Obama,Abbas to discuss proximity talk progress next week

US president looks to "advance the aspirations of the Palestinian people."

May 30, 2010 05:09
2 minute read.
George Mitchell and Mahmoud Abbas

George Mitchell and Mahmoud Abbas 311. (photo credit: Madji Mohammed/AP)

WASHINGTON – Palestinian Authority President Mahmoud Abbas will meet with US President Barack Obama on June 9, the White House officially announced Thursday.

The long-anticipated meeting will focus on the proximity talks with Israel, with the president assessing their progress as well as addressing the US efforts “to work cooperatively to develop the institutions that can advance the aspirations of the Palestinian people, and support the establishment of a Palestinian state,” a statement put out by the press office said.

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The meeting will follow by one week a last-minute visit by Prime Minister Binyamin Netanyahu to the White House this coming Tuesday, at the end of his trip to Canada.

Unlike Netanyahu’s last Oval Office encounter, when his meeting with Obama in March took place under a total media blackout, this visit is scheduled to have a photo op and press conference.

The treatment Netanyahu received in March did not sit well with many members of the Jewish community, who were critical of the evident tension between the countries that ensued after the US publicly and repeatedly reprimanded Israel for approving new Jewish housing in east Jerusalem during a visit of Vice President Joe Biden.

In the intervening weeks, the Obama administration has made a concerted effort to reach out to Jewish groups and mend fences, including meeting with leaders from The Jewish Federations of North America just last week.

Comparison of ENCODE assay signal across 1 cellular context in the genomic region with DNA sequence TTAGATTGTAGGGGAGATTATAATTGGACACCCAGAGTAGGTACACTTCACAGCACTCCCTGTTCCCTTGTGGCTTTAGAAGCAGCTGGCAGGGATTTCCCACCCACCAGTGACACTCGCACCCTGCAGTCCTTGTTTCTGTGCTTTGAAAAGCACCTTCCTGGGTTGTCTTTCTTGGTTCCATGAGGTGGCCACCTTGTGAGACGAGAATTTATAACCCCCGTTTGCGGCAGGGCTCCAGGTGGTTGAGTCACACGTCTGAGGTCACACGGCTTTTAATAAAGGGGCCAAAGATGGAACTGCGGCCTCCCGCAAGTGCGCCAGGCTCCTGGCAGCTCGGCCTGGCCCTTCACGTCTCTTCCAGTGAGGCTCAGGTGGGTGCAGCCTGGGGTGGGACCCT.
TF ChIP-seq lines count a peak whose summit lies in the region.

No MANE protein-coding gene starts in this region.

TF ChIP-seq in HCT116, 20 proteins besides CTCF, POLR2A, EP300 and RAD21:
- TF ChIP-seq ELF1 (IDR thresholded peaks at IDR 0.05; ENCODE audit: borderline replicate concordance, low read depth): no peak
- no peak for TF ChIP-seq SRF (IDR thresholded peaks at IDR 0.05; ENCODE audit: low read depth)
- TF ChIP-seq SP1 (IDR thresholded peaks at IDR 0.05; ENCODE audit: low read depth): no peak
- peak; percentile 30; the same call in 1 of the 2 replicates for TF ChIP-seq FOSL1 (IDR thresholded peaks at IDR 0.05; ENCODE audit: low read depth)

“I had the feeling that we’re all in a much better place,” Kathy Manning, chairwoman of the JFNA Board of Trustees, said Friday following the group’s meetings with White House officials. “Their [intention] is that this next meeting will be a good and productive meeting.”

The JFNA delegation met with US Middle East envoy George Mitchell, top National Security Council advisers Dennis Ross and Dan Shapiro, and Congressional leadership on both sides of the aisle during this week’s Washington mission.

During their conversations, they urged Obama to
visit Israel as soon as possible, called for more American pressure on Arab countries to make gestures toward Israel, and stressed the importance of the Iranian issue.

Senior administration officials on a conference call with reporters Friday stressed that progress was being made on a new UN Security Council resolution sanctioning Iran for continuing to enrich uranium in the face of international demands that it stop.

“We’ve been working with the full council for nearly two weeks on the draft resolution elements and making good progress on that,” a senior US official said. “This is a priority effort for the council at this point.”

He offered the positive assessment despite dug-in opposition to sanctions from two UN Security Council members – Turkey and Brazil – which recently negotiated their own deal with Iran in a move that many have expected will hurt the sanctions process.

The administration officials also castigated the two countries during the call, rejecting assertions that the deal the two brokered confirmed to US demands concerning Iran’s nuclear program.

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